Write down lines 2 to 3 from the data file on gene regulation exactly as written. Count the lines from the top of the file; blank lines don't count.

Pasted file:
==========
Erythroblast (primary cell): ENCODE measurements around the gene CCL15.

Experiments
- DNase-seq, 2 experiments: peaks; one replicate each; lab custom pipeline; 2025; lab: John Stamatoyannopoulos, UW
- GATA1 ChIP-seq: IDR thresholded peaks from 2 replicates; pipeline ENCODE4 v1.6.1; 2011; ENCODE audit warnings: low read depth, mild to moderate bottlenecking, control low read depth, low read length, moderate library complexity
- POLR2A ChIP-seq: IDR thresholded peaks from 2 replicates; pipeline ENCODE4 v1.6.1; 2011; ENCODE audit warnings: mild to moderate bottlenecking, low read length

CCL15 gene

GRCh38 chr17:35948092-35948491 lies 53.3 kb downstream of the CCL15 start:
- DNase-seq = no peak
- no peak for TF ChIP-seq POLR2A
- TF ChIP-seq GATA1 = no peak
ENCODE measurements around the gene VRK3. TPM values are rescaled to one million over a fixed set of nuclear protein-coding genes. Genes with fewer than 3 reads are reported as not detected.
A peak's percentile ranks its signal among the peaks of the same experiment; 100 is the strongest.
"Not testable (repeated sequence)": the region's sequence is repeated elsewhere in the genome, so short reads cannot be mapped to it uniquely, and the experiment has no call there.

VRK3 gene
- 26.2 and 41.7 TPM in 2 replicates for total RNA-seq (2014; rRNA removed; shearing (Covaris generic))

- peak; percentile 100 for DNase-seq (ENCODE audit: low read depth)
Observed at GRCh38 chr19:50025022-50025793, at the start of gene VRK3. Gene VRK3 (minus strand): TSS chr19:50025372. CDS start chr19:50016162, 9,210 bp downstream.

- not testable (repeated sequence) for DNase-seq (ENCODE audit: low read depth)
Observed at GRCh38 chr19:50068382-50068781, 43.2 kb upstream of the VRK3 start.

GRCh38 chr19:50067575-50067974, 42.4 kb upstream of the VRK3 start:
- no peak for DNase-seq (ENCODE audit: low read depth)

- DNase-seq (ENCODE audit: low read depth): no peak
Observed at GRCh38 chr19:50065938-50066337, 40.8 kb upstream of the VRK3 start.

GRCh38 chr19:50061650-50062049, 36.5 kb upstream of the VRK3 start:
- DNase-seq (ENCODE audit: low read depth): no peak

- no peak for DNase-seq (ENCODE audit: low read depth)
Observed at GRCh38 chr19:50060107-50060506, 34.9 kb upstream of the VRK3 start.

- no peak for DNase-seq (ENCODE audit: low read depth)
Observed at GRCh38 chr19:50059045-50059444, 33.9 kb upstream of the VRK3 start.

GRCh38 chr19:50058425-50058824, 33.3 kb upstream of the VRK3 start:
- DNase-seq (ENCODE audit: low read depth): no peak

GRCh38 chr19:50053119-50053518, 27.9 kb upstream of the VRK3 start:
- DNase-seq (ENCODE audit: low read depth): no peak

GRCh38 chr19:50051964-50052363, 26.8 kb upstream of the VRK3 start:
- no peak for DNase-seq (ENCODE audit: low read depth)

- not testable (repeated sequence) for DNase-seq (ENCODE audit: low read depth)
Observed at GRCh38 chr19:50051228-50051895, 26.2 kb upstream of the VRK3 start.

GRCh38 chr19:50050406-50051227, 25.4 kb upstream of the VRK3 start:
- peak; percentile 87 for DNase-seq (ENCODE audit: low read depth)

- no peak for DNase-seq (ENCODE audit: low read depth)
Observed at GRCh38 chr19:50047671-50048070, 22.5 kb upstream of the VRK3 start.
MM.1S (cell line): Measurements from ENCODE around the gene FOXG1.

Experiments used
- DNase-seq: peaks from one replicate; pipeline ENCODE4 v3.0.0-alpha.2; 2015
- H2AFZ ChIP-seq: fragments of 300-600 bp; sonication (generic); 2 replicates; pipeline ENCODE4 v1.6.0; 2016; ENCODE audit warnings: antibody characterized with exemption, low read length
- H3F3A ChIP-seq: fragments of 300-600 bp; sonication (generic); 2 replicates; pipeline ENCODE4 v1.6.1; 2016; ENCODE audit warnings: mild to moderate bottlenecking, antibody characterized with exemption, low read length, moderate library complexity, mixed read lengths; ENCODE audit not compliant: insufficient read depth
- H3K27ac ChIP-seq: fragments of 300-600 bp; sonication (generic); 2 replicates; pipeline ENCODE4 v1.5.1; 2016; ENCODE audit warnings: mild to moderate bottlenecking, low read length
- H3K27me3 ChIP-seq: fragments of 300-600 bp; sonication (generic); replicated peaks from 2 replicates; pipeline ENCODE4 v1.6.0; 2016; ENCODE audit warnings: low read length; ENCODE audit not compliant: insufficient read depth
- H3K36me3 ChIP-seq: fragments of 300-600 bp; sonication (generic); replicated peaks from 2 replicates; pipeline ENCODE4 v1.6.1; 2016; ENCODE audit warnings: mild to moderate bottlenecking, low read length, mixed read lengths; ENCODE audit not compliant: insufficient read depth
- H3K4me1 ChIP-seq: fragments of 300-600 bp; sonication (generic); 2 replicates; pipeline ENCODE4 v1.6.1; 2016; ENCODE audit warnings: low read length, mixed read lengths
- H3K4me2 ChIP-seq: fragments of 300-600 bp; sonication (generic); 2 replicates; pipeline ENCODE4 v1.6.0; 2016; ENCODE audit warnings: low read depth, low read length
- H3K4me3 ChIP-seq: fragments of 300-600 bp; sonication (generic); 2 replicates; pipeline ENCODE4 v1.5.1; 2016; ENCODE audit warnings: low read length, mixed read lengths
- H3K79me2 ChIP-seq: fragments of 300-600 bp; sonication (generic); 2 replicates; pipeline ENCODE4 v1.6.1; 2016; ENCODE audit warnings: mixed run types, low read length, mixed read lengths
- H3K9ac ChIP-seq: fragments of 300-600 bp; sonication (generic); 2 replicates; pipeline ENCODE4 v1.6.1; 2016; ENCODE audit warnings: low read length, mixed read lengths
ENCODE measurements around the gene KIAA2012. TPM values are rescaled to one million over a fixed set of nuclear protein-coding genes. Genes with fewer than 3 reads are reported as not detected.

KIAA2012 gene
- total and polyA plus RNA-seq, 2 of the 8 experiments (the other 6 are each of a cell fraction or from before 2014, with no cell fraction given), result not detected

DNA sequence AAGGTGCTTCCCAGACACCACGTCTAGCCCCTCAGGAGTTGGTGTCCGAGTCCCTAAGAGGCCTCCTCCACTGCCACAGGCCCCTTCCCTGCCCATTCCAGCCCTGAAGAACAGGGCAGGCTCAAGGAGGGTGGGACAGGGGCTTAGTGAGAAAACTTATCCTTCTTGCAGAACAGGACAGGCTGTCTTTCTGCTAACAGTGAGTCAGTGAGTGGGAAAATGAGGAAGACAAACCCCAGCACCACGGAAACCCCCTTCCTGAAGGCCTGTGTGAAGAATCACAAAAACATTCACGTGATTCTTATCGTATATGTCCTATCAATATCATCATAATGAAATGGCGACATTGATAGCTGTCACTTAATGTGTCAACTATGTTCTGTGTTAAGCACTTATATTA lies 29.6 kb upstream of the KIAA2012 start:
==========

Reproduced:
Experiments
- DNase-seq, 2 experiments: peaks; one replicate each; lab custom pipeline; 2025; lab: John Stamatoyannopoulos, UW